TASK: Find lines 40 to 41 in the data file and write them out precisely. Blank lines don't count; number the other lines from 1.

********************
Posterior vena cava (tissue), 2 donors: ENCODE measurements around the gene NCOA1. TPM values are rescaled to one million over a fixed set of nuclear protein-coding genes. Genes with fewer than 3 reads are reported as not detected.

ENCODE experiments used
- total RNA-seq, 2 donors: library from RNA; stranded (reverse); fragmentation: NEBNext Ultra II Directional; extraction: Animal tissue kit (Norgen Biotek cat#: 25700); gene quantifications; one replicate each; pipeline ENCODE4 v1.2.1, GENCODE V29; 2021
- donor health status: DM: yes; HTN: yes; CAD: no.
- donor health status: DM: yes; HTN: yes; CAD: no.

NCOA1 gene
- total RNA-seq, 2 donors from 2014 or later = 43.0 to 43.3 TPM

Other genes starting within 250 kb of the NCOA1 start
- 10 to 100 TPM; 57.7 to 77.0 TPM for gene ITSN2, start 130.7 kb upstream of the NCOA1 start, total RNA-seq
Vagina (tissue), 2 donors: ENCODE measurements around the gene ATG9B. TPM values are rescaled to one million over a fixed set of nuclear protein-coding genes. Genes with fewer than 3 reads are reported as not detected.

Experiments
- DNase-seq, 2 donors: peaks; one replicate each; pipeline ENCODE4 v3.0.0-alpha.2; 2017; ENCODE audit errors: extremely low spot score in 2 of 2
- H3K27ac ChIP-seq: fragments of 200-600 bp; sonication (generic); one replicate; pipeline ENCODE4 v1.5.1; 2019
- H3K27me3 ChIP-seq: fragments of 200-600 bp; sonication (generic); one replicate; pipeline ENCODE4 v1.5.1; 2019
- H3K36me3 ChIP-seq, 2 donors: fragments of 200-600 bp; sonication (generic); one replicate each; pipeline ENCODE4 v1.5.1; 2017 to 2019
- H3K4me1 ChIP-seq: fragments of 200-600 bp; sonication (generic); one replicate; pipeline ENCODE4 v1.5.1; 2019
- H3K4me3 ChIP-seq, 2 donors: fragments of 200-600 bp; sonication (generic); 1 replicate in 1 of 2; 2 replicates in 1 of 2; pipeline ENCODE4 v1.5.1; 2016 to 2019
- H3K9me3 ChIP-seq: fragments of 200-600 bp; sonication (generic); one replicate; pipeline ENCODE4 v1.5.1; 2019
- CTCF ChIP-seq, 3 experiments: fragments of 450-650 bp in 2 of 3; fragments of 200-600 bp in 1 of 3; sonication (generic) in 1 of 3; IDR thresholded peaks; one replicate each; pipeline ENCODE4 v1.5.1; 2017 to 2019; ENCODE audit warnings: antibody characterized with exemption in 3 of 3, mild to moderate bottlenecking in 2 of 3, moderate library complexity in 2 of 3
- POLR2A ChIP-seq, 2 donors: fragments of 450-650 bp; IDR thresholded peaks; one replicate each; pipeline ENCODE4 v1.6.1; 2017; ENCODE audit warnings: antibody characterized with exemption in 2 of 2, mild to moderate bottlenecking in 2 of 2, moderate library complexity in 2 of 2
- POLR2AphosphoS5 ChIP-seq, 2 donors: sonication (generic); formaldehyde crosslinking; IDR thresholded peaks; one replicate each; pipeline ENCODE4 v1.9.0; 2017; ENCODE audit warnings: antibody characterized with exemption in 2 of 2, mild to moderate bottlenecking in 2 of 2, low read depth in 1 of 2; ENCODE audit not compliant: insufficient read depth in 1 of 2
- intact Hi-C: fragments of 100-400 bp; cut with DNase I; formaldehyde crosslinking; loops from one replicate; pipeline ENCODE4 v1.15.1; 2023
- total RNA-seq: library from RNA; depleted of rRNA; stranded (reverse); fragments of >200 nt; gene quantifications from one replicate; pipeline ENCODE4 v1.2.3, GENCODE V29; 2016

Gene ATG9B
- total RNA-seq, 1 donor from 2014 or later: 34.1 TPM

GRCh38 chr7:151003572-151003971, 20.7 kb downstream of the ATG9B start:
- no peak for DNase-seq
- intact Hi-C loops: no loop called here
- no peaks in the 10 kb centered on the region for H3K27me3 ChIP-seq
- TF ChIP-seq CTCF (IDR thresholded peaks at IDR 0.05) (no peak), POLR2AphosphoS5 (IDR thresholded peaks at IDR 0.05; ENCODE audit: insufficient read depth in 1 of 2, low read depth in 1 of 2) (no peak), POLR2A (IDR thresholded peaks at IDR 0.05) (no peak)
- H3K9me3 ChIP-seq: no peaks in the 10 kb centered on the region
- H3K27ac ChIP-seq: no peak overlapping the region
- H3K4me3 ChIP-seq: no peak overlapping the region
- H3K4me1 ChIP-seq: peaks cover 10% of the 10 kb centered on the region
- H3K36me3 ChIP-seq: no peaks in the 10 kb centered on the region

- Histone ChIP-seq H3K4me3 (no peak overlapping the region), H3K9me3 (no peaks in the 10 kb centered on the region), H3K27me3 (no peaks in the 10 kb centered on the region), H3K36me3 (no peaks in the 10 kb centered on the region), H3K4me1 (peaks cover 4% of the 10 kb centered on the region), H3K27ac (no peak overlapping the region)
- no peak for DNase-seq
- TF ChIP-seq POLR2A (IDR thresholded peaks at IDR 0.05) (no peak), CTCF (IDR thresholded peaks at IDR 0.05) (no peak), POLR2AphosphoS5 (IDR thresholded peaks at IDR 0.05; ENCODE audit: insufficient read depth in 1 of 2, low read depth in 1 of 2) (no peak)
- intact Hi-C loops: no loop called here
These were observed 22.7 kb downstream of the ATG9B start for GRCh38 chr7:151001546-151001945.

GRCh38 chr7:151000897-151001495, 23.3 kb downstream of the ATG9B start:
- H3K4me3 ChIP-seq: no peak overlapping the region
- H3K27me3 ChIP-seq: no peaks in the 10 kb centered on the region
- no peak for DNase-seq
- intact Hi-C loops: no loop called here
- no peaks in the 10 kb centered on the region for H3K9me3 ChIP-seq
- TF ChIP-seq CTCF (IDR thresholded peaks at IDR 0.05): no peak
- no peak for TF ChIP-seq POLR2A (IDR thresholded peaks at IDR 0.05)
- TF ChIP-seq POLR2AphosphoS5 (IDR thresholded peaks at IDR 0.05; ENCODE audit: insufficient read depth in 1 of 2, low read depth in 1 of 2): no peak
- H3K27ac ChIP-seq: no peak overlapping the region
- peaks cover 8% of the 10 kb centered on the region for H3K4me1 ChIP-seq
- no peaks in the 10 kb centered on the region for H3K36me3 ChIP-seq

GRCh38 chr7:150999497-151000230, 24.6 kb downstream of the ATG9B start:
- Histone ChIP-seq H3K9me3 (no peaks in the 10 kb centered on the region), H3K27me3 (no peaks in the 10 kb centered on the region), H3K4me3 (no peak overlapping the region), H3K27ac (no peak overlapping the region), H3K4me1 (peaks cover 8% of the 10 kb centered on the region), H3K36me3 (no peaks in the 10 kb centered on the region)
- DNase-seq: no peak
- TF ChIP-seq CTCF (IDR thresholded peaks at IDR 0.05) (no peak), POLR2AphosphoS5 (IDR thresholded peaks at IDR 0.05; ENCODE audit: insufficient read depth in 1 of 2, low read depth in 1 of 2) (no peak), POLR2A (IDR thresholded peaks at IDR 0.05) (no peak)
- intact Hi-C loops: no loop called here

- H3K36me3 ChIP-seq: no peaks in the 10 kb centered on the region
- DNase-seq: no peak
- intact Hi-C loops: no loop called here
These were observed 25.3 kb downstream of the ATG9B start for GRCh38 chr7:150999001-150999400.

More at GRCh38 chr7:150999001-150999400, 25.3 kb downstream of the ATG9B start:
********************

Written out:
These were observed 22.7 kb downstream of the ATG9B start for GRCh38 chr7:151001546-151001945.

GRCh38 chr7:151000897-151001495, 23.3 kb downstream of the ATG9B start: